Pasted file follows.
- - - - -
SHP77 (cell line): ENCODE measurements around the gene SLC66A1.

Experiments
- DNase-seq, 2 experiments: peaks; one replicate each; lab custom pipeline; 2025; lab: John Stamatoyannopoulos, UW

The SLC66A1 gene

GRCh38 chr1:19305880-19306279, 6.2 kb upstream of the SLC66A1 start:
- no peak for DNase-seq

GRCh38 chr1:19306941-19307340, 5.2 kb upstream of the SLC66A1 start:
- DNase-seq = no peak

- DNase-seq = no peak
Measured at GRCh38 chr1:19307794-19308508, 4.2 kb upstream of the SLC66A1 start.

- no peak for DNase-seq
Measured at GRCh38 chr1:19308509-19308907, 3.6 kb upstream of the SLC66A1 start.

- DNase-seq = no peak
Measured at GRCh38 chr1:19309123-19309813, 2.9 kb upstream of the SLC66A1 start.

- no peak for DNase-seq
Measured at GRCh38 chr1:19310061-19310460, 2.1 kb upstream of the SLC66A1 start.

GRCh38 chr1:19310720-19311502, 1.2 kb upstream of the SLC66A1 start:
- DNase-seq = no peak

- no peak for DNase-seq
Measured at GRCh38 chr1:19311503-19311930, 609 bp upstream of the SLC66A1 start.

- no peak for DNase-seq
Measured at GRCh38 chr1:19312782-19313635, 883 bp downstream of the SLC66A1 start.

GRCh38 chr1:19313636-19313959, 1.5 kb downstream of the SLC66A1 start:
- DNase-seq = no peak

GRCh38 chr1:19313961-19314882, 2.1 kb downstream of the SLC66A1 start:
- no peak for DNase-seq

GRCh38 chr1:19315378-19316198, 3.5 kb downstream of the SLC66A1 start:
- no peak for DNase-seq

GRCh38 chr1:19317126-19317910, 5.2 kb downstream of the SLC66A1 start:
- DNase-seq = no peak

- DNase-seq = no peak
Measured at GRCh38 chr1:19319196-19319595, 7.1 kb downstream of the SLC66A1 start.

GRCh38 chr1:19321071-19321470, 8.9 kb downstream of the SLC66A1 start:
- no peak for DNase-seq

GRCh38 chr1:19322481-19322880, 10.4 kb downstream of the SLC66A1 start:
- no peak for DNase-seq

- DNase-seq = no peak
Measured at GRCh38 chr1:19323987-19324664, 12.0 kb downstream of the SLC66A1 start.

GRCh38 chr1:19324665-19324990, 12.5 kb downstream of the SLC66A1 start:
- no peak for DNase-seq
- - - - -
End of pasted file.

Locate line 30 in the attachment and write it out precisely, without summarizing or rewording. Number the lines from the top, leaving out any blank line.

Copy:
- DNase-seq = no peak